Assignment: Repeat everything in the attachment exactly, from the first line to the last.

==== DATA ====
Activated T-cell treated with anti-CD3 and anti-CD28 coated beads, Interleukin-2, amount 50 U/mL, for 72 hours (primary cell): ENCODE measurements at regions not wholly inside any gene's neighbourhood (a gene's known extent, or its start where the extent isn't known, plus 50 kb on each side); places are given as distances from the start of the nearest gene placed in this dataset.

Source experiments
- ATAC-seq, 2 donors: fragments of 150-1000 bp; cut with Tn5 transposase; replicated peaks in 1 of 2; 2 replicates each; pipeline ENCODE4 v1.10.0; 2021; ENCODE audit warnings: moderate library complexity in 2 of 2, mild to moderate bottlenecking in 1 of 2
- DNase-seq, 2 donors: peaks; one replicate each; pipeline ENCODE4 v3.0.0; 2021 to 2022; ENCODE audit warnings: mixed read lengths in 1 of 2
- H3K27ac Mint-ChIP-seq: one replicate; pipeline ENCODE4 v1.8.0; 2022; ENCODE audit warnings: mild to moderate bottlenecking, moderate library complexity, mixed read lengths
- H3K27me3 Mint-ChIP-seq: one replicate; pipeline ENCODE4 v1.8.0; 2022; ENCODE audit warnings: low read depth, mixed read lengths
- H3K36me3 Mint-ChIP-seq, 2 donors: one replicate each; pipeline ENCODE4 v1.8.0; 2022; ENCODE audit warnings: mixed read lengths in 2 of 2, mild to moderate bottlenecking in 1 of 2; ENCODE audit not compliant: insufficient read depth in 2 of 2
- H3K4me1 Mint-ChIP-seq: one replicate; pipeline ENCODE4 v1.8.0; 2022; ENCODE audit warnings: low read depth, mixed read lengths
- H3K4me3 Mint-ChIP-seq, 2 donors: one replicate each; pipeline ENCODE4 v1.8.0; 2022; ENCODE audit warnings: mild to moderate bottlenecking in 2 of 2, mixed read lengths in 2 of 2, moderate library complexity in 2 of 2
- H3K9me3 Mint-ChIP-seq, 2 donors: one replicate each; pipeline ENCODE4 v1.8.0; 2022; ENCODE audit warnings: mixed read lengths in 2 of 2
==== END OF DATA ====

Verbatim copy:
Activated T-cell treated with anti-CD3 and anti-CD28 coated beads, Interleukin-2, amount 50 U/mL, for 72 hours (primary cell): ENCODE measurements at regions not wholly inside any gene's neighbourhood (a gene's known extent, or its start where the extent isn't known, plus 50 kb on each side); places are given as distances from the start of the nearest gene placed in this dataset.

Source experiments
- ATAC-seq, 2 donors: fragments of 150-1000 bp; cut with Tn5 transposase; replicated peaks in 1 of 2; 2 replicates each; pipeline ENCODE4 v1.10.0; 2021; ENCODE audit warnings: moderate library complexity in 2 of 2, mild to moderate bottlenecking in 1 of 2
- DNase-seq, 2 donors: peaks; one replicate each; pipeline ENCODE4 v3.0.0; 2021 to 2022; ENCODE audit warnings: mixed read lengths in 1 of 2
- H3K27ac Mint-ChIP-seq: one replicate; pipeline ENCODE4 v1.8.0; 2022; ENCODE audit warnings: mild to moderate bottlenecking, moderate library complexity, mixed read lengths
- H3K27me3 Mint-ChIP-seq: one replicate; pipeline ENCODE4 v1.8.0; 2022; ENCODE audit warnings: low read depth, mixed read lengths
- H3K36me3 Mint-ChIP-seq, 2 donors: one replicate each; pipeline ENCODE4 v1.8.0; 2022; ENCODE audit warnings: mixed read lengths in 2 of 2, mild to moderate bottlenecking in 1 of 2; ENCODE audit not compliant: insufficient read depth in 2 of 2
- H3K4me1 Mint-ChIP-seq: one replicate; pipeline ENCODE4 v1.8.0; 2022; ENCODE audit warnings: low read depth, mixed read lengths
- H3K4me3 Mint-ChIP-seq, 2 donors: one replicate each; pipeline ENCODE4 v1.8.0; 2022; ENCODE audit warnings: mild to moderate bottlenecking in 2 of 2, mixed read lengths in 2 of 2, moderate library complexity in 2 of 2
- H3K9me3 Mint-ChIP-seq, 2 donors: one replicate each; pipeline ENCODE4 v1.8.0; 2022; ENCODE audit warnings: mixed read lengths in 2 of 2